This November we are asked to vote on Proposition 115, which bans all abortion after 22 weeks gestation. As a physician, I am distressed at the lies spread by backers of this ban – that it makes exceptions to protect the life of the mother. The truth is that it does not. The alleged exception will protect no one – but it will increase the likelihood that health systems will eliminate essential healthcare.
According to the text of the proposition, abortion is illegal unless “immediately required to save the life of the pregnant woman when her life is physically threatened.” Sounds great – if we lived in a prime-time medical drama. A ‘patient’ on TV can trust they will be brought back from the brink by a little CPR and the heroics of a dashing young doctor.
In real life, people whose lives are “immediately threatened” do poorly – especially pregnant women with a severe disease. A pregnant woman with an aneurysm might have a major blood vessel burst and bleed to death in minutes. One with severe heart disease might quickly go into shock, or have her lungs suddenly flood with fluid and stop being able to breathe on her own. If we wait until these things happen, the chance that both the woman and her fetus will die regardless of medical intervention is high. To save the life of a pregnant woman who is not tolerating pregnancy, it is important to identify problems early and address them before the threat is “immediate.”
Luckily, doctors and patients often have the tools to do so. We have risk models to let us predict which women are likely to do poorly. We closely monitor expectant mothers’ health for early warning signs. We help our patients understand the risk they face and the chance of a successful delivery at different points in their pregnancy, and let them decide how much of a threat to their life is tolerable. In the best case, Proposition 115 would bind both our and our patients’ hands if they start to deteriorate, forcing us to watch disaster approach until it was “immediate” — and much more likely to end in death. But the reality is that Prop 115 will do much worse.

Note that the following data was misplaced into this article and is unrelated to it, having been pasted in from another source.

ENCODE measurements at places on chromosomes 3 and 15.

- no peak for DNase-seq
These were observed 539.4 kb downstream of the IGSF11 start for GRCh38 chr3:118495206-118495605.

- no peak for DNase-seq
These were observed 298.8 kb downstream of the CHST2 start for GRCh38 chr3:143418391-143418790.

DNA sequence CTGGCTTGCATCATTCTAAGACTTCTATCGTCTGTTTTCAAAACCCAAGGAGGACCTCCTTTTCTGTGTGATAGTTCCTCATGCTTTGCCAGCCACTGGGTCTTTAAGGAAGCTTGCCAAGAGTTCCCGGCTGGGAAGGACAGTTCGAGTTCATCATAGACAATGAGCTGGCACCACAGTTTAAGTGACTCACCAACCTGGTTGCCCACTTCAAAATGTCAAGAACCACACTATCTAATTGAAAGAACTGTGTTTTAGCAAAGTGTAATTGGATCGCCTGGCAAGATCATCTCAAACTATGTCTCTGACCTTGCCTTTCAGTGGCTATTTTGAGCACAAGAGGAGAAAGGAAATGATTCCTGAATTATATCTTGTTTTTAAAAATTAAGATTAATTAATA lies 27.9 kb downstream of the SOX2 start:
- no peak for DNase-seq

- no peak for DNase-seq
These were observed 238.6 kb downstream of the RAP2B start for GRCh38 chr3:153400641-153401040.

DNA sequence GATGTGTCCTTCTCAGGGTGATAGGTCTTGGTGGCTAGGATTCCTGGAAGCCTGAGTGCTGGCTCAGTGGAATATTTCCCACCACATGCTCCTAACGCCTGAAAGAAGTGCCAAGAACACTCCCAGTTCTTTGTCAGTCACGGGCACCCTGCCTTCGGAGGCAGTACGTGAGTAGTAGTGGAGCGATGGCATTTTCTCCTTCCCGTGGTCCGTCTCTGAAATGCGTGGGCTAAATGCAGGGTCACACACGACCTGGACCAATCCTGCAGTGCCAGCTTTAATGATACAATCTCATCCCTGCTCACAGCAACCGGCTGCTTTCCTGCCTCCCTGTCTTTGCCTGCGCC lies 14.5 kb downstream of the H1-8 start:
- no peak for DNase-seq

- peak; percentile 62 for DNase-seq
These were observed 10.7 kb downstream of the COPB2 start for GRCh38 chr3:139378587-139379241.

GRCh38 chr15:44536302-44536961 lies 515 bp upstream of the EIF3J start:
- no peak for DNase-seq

Consider a woman with severe heart disease, whose doctor estimates she has a 50% risk of death in pregnancy. Medical guidelines would recommend that she be allowed to obtain an abortion if desired to prevent lethal complications. Under Prop 115, could a physician provide this guideline-recommended treatment? Is a 50% chance of death “immediate?”
Prop 115 doesn’t say. Nor does it say who gets to decide what risk or time frame makes a threat “immediate.” It is clear doctors don’t get to make that decision – the proposition already excludes life-threatening psychiatric diagnoses as justification for triggering the exception regardless of doctors’ clinical judgement. Physicians must therefore assume that prosecutors, rather than medically trained individuals, will have the last word.
What does this intrusion of the state into a medical decision mean for doctors? A physician who performs an abortion banned by Prop 115 faces mandated loss of their medical license. Any doctor performing an abortion to save a pregnant woman’s life would take the chance that someone unfamiliar with medicine could disagree – and take away their livelihood and ability to serve patients.
We already know what this will achieve. In other states that have such abortion bans, many doctors stopped performing abortions in all circumstances, even when the mother’s life is at risk, to avoid potentially career-ending legal action. Women’s lives will be endangered by Prop. 115, not protected. This erosion of abortion care is the intent of the ambiguously worded “exception.”
Again, this is why decisions around medical care – including abortion care – must be left between patients and doctors, using the best information they have in the best interests of the patient.
It is my sincere hope that this November, Coloradans will agree that providing essential healthcare should not be punished. The best way to protect the lives of pregnant women in Colorado is to reject Proposition 115.